Who Are These People? Foreclosure Firm Staff Mock Homeless People At Halloween Party

These pictures sent to columnist Joe Nocera from a Halloween party last year show affluent people mocking homeless people with signs like this reading “3rd Party Squatter. I Lost My Home & Was Never Served!!” Under any circumstances in a devastating recession, such costumes would show callous and tasteless senses of humor. However, this was a party of lawyer with the law firm of Steven J. Baum, a “foreclosure mill” representing banks and mortgage servicers.

For attorneys or their staff to mock suffering people leaves a stain not just on that firm but on the bar. It is bad enough to see lawyers running these mill operations. However, to profiteer on such mills while mocking those put on the street is truly grotesque. It will be interesting to know what the firms clients — Citigroup, JPMorgan Chase, Bank of America and Wells Fargo — say about counsel who love to dress up as homeless, poor people.

The Amherst, N.Y. law firm is accused of not just mocking poor people but maintaining a “really cavalier attitude” on foreclosures and the interests of the displaced families and individuals. While first attacking the pictures and calling them a smear job, Steven J. Baum later apologized for “poor taste.”

The question is whether such offensive costumes represent bar violations. I think they are protected speech. However, that does not mean that we should not condemn such practices or raise the question of whether these companies should put such sensitive cases in the hands of such insensitive people.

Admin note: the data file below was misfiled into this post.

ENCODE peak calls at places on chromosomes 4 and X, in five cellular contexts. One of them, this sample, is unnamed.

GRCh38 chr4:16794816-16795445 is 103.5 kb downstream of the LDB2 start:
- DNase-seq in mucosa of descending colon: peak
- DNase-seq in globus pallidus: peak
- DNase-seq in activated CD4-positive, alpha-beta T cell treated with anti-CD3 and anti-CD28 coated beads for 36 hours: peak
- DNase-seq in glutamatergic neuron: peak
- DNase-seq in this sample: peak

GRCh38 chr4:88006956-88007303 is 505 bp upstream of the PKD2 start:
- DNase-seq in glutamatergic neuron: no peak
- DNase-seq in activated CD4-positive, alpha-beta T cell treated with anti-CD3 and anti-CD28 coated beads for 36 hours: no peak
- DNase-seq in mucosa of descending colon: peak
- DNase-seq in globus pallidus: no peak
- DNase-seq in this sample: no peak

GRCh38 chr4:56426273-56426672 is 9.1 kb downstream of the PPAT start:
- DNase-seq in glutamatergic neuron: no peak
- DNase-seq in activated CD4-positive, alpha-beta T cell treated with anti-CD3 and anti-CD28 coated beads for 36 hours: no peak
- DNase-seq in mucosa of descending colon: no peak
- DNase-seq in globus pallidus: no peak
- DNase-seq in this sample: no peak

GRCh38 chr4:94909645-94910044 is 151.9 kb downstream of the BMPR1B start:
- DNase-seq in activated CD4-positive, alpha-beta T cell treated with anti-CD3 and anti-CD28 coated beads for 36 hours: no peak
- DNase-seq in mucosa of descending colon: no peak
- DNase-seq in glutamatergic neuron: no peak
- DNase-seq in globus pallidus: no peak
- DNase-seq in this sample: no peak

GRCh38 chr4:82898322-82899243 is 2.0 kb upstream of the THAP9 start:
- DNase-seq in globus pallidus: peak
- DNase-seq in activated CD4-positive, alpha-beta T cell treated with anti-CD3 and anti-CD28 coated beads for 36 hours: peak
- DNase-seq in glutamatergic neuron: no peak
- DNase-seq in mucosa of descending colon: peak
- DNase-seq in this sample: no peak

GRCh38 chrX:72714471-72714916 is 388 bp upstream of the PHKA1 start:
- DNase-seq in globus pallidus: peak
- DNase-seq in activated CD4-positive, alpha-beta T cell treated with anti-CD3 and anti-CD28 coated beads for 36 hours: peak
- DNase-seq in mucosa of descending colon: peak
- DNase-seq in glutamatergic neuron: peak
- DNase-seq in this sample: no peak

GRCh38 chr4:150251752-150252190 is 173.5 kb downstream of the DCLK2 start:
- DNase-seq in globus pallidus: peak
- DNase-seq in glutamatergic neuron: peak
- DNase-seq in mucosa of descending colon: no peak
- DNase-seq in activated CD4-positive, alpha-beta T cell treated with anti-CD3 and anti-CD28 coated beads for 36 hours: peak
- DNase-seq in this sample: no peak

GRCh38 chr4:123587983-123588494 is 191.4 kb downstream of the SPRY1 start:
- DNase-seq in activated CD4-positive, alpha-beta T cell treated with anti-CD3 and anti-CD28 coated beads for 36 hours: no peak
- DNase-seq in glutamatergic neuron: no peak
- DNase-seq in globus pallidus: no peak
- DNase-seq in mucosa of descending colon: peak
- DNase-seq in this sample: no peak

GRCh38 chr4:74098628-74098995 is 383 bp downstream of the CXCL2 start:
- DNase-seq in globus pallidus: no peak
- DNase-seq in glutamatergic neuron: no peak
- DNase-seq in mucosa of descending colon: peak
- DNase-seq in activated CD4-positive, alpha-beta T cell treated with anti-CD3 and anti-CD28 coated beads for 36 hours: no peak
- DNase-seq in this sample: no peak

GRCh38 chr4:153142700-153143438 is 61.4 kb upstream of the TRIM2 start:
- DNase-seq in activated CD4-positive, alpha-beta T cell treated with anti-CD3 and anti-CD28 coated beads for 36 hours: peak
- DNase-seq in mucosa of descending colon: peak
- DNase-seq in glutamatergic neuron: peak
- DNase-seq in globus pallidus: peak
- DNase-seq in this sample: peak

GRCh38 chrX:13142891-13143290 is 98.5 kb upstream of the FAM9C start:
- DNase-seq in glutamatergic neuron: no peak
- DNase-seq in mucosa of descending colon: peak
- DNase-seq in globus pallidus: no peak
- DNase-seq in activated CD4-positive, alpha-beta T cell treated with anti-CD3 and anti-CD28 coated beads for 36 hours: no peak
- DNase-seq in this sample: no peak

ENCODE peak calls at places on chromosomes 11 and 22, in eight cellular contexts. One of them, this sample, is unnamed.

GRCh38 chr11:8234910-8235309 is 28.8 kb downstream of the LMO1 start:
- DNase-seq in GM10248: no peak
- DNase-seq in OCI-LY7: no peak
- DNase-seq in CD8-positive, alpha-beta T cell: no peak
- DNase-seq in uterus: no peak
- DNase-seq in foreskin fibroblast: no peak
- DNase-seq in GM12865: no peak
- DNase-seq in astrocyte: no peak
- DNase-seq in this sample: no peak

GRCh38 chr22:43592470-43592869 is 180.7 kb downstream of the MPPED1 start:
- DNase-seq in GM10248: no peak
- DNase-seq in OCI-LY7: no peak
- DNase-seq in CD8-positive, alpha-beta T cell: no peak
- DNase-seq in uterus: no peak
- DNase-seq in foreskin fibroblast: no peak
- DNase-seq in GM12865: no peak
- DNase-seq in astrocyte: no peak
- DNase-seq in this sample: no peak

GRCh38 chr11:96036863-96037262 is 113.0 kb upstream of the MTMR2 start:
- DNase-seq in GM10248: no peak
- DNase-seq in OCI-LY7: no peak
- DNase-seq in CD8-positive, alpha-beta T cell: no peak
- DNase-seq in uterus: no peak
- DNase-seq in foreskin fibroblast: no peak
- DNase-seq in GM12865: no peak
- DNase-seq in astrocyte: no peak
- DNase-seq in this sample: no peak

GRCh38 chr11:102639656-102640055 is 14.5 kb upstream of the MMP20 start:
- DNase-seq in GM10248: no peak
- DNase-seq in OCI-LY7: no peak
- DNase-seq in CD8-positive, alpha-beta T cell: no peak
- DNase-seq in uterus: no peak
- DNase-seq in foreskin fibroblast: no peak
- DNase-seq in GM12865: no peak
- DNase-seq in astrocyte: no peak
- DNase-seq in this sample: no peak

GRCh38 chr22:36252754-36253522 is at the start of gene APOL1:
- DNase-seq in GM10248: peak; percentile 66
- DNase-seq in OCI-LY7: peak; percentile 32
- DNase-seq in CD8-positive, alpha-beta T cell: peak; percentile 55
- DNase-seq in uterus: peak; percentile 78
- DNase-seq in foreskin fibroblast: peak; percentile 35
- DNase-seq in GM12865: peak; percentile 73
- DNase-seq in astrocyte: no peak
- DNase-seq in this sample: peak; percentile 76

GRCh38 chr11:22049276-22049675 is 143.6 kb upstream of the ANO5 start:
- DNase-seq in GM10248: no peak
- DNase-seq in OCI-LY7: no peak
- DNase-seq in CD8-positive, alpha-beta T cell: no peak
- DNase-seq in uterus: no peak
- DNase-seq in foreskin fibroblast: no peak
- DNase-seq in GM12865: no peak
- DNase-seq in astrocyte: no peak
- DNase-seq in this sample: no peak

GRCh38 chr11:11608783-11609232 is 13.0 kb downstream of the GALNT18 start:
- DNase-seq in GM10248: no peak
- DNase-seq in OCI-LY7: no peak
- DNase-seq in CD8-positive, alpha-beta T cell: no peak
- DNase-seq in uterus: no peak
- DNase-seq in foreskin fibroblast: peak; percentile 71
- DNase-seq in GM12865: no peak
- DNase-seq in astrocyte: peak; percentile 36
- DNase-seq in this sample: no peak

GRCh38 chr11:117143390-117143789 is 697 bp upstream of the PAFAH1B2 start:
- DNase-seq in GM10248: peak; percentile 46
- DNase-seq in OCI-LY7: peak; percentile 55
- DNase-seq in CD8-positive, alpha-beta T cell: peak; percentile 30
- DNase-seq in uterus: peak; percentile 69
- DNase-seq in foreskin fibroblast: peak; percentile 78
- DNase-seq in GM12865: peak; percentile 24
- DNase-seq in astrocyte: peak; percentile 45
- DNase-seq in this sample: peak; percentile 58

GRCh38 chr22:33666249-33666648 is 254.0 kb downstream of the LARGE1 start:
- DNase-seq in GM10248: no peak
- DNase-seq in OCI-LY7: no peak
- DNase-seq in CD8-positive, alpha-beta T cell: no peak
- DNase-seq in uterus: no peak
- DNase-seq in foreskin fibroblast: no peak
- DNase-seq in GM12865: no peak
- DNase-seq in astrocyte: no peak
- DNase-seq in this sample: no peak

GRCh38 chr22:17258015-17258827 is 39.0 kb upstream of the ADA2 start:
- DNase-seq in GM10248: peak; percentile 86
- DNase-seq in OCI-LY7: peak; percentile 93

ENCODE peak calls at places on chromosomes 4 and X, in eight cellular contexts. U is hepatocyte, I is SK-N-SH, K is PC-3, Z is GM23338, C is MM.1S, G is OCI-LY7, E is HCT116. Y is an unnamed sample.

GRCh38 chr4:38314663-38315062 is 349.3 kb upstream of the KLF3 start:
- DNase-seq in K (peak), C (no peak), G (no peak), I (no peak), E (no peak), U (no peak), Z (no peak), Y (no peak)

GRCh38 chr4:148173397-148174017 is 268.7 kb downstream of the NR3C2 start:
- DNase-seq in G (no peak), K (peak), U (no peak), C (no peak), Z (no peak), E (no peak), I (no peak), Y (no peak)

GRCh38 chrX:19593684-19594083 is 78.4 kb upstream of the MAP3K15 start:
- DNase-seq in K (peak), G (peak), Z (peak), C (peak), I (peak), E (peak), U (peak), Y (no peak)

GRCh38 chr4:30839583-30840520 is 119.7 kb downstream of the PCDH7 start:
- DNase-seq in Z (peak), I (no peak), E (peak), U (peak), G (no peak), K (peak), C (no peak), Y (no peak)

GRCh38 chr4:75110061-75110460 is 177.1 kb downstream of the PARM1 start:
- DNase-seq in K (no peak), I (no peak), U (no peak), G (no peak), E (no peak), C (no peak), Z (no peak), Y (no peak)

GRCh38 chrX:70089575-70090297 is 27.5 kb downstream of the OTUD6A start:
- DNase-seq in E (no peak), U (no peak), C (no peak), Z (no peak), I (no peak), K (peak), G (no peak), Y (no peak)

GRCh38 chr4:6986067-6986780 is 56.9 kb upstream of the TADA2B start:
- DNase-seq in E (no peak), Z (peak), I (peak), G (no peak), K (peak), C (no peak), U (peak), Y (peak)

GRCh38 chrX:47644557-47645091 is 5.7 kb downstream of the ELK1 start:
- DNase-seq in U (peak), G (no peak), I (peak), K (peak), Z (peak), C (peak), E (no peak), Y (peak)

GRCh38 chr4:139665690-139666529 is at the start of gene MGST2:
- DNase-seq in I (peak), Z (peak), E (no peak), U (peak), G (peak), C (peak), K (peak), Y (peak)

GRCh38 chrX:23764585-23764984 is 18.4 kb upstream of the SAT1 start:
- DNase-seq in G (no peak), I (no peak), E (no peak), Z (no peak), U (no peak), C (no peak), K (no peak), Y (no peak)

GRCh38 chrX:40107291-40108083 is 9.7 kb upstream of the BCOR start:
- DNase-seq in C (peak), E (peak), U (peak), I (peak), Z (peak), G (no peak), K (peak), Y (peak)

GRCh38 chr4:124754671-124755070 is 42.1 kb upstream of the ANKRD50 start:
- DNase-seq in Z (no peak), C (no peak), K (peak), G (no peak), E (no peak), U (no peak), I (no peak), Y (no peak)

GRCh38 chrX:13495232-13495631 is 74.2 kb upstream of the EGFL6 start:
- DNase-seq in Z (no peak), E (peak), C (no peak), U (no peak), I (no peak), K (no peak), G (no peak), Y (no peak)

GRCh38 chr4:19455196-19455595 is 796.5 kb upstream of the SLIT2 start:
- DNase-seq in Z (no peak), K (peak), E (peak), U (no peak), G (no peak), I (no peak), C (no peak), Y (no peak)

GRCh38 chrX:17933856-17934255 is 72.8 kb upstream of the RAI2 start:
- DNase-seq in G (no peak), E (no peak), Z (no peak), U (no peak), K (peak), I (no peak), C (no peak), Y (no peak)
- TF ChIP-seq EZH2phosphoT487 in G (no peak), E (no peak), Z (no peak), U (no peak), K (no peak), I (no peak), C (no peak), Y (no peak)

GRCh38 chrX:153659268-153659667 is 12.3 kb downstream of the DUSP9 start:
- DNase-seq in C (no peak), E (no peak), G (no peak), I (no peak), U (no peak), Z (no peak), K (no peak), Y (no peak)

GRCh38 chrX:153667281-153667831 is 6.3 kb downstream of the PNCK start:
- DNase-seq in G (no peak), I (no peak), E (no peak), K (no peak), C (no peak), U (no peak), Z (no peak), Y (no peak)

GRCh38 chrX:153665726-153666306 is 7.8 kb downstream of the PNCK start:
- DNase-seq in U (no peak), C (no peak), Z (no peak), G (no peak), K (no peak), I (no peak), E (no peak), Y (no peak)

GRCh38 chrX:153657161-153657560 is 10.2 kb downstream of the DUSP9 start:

Source: NY Times

33 thoughts on “Who Are These People? Foreclosure Firm Staff Mock Homeless People At Halloween Party”

  1. “An attorney was frequently referred to as, ‘That a– hole lawyer.’ If he represented the wife, your client was a profligate; if he represented the husband, your client was a whore.”

    A drunk stumbles into a bar and shouts, “All lawyers are @$$holes.”

    A guy seated at the bar yells back, “I resent that!”

    The drunk says, “Oh, sorry, are you a lawyer?”

    “No, I’m an @$$hole!”

  2. Elaine,

    Yes, I remember but thanks for the reminder. His retirement was a real loss.

    OT _– Those oilfields in his state are going great guns and Harold Hamm is quite the character.

  3. Blouise,

    I’ve heard her interviewed on TV a few times.

    Remember Byron Dorgan? He warned Congress about the passage of the Gramm–Leach–Bliley Act (GLB)–aka Financial Services Modernization Act of 1999.

    Byron Dorgan’s Crystal Ball

  4. Elaine,

    Matt Taibbi and a few others have been warning us of the depth of this situation for years..

    Here is a video of a CNN report done back in Jan. 2009 of Ohio Rep Marcy Kaptur (D – Toledo) telling her constituents to stay put (be squatters) until they can obtain legal representation … she knows Ohio property law


    If you have a few minutes, go to Wikipedia and read about this woman … I like her a lot … always have.

  5. ANY TIME people do wildly wrong and obviously obnoxious stuff and get away with it, that whole system expands and there’s more and more of it. That’s how we landed here, I think.